Celebrating International Girls in ICT Day 2021

International Girls in ICT Day 2021
Thursday 22 April 2021

The Australian National University (ANU) is proud to celebrate International Girls in ICT Day 2021 (#GirlsinICT).

While girls across the world tend to outperform boys in reading and writing skills, they continue to be under-represented in science, technology, engineering and mathematics (STEM).

International Girls in ICT Day is held annually on 22 April, celebrated by the United Nations' International Telecommunication Union (ITU). 

It aims to inspire a global movement to increase the representation of girls and women in technology. This year marks the 10 year anniversary, with the 2021 theme of connected girls, creating brighter futures. 

To celebrate International Girls in ICT Day, we're showcasing just a few of the outstanding women in our ANU community who study information and communication technologies and related fields.

 


 

If she can see it, she can be it!

 

Paige

Bachelor of Software Engineering/Arts '20

“When I tell people I’m studying software engineering, they expect that I spend hours alone writing and rewriting code - but this is not the case at all! It’s engaging, interesting, fascinating, challenging and involves a lot more collaboration and teamwork than I first expected.”

 

Mengyan

Bachelor of Advanced Computing (Honours)

“ANU provides great advanced computing courses like machine learning and artificial intelligence. It’s great to do something meaningful and even better if it’s something that you are really interested in.”

 

Chaitanya

PhD student, Mathematical Sciences Institute

“Maths is actually a booming field at the moment. It has such a broad scope and there are so many opportunities in it. It’s not going anywhere, except up. It’s a great, exciting, creative field to be working in.”

 

Bettina

Bachelor of Science (Advanced)

“I really enjoy mathematics that is linked to the real world.”

Bettina ended up using her mathematical know-how to understand the different shapes of leaves. “Leaves are so varied. I used a technique called persistent homology to identifying their holes and components, to see if we could use statistics to separate out different types of leaves.”

 

Tina

Bachelor of Advanced Computing (Honours)/Bachelor of Science

“There’s actually a lot of humanity in computer science, which you don’t realise until you look beneath it. Computer science has completely revolutionised how the world is run today, and this isn’t going to stop anytime soon.”

 

Susanne

Bachelor of Arts (Hons) in Pure Mathematics in '76, PhD in Plant Physiology in '81

Susanne’s field of research is all about connections, flows and logic. The elegant equations that she has designed to represent photosynthesis have been extensively tested and utilised around the world. Those models are used in a range of scales from crop canopies to leaves, explaining biochemical processes and atmospheric gas exchanges. She is now a worldwide expert for using mathematics to represent the process by which plants convert sunlight, gases and water into sugars and oxygen – photosynthesis.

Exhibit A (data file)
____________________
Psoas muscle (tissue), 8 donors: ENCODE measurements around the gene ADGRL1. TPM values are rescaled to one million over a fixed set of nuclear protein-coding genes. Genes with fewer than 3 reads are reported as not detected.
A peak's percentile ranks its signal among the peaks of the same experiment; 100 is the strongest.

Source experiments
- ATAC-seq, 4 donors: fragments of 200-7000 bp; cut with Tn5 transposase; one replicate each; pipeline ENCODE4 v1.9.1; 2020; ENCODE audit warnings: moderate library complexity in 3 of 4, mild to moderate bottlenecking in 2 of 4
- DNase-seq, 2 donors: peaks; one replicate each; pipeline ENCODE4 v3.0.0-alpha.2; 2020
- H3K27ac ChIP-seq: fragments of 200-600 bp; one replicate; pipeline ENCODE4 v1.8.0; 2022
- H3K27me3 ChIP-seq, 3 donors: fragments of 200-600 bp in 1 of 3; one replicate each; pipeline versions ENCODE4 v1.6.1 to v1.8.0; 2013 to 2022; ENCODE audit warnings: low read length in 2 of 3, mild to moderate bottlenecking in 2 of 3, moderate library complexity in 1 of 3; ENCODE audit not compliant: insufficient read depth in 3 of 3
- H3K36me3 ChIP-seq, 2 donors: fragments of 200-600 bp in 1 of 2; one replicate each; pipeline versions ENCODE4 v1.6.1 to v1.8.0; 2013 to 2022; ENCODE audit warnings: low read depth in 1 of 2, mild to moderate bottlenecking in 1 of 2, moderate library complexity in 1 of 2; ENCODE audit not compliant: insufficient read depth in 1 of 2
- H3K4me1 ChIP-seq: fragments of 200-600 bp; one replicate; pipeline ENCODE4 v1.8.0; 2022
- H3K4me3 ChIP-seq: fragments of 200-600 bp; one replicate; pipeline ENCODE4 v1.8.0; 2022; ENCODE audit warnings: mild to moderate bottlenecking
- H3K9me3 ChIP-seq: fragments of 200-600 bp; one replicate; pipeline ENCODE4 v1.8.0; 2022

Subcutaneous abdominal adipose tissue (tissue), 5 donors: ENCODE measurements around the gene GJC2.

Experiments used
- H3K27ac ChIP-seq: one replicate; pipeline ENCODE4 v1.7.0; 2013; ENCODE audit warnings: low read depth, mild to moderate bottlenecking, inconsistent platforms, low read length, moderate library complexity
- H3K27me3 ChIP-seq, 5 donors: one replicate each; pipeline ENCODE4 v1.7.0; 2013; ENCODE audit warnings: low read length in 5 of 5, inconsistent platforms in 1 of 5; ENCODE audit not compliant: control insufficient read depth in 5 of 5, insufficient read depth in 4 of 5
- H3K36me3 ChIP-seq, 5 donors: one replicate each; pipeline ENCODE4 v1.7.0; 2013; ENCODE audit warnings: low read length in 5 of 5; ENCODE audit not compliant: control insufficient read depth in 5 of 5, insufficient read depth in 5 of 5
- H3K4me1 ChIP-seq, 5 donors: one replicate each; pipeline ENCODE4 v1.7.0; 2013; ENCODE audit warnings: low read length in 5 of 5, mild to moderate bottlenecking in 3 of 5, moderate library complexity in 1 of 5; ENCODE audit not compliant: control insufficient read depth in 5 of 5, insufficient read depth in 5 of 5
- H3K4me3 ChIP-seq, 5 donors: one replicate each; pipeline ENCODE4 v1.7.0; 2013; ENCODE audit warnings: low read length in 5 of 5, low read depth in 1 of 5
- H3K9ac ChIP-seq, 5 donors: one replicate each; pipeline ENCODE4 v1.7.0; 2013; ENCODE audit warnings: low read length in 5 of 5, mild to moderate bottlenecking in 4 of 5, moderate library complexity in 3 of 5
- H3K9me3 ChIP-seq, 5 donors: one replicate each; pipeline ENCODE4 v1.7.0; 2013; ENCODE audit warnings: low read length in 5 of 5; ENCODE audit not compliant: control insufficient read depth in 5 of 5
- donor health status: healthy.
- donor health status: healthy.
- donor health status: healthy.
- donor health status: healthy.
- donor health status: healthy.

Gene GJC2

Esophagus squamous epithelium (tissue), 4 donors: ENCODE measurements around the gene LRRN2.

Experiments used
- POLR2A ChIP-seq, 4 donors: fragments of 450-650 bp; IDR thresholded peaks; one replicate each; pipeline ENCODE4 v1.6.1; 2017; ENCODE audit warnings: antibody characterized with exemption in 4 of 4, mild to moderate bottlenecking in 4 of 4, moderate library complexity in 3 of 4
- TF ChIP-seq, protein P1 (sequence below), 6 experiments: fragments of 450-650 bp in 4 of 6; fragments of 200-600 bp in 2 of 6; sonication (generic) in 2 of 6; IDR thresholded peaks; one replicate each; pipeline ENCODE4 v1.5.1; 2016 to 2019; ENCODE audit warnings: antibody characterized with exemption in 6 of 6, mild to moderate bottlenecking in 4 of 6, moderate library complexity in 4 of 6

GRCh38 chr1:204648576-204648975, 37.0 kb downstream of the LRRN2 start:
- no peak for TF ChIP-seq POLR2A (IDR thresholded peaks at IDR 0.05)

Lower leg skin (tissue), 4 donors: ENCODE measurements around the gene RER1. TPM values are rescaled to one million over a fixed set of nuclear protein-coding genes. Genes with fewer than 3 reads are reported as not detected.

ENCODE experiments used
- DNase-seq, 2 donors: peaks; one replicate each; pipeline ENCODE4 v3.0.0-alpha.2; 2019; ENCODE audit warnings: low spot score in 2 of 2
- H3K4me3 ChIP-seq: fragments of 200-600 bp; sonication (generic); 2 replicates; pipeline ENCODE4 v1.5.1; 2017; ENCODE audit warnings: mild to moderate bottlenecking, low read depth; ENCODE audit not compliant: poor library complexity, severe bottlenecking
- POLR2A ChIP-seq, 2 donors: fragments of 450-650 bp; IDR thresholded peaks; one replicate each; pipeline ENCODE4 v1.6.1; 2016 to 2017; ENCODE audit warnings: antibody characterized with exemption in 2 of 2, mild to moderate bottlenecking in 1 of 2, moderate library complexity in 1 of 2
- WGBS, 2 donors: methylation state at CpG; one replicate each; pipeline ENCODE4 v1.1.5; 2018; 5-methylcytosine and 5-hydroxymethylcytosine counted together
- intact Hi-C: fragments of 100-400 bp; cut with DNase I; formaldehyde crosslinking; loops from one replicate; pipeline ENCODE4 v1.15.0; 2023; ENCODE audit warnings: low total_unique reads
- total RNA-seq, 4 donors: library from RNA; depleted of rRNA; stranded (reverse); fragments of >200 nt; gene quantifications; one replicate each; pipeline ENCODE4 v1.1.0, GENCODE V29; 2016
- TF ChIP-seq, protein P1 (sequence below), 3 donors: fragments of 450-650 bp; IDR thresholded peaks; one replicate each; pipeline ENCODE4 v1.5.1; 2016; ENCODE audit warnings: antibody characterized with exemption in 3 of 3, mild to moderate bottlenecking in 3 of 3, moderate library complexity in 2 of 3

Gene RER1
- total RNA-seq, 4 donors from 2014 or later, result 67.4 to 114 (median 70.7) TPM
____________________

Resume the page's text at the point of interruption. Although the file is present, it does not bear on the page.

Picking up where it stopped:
Elena

CEO/Founder, GippsTech
PhD Computer Science ‘14

“Computer science allows you to create things that people can use. It was more creative and real than any other subjects. My PhD at ANU taught me how to approach solving big complex problems, which was extremely valuable both in my work in developing innovative products at Google and in starting my own company.”

 

Jess

User Experience Researcher Google, Seattle
PhD in Computer Science ‘15

Jess, has always been interested in computers. In high school she was often found playing video games, upgrading computers, taking them apart and putting them back together. Then she realised she could turn her passion for computing into a career.

“Google is a fast-paced environment, which requires you to be really good at communicating. Having a rich social life at ANU, being involved in clubs and working in team environments has differentiated me from graduates of other universities.”

 

Yaya

Bachelor of Software Engineering (Honours) ‘20

“My degree allowed me to gain essential systems and design thinking skills, and gave me the confidence to explore both engineering and computer science. I've discovered through my internship at Google and courses at ANU that teamwork is a huge fundamental component of software development."

 

An Ran

Bachelor of Philosophy (Honours) '15

“There’s a level of sophistication that really draws me to maths. Especially the idea that we have these structures and truths in mathematics, and you’re looking at this going ‘this cannot be true’. But then you’re actually like ‘this is true because I just proved it!’”

Eloise

ANU mathematics alumni

"In doing maths you’re not closing any doors, rather you’re opening up many more. The skills I’ve learnt through maths could be applied to a whole range of jobs, and an employer would say, ‘You’ve got maths skills yeah you might just be the person I need’."

 

 

Updated:  1 June 2019/Responsible Officer:  Head of School/Page Contact:  CECS Webmaster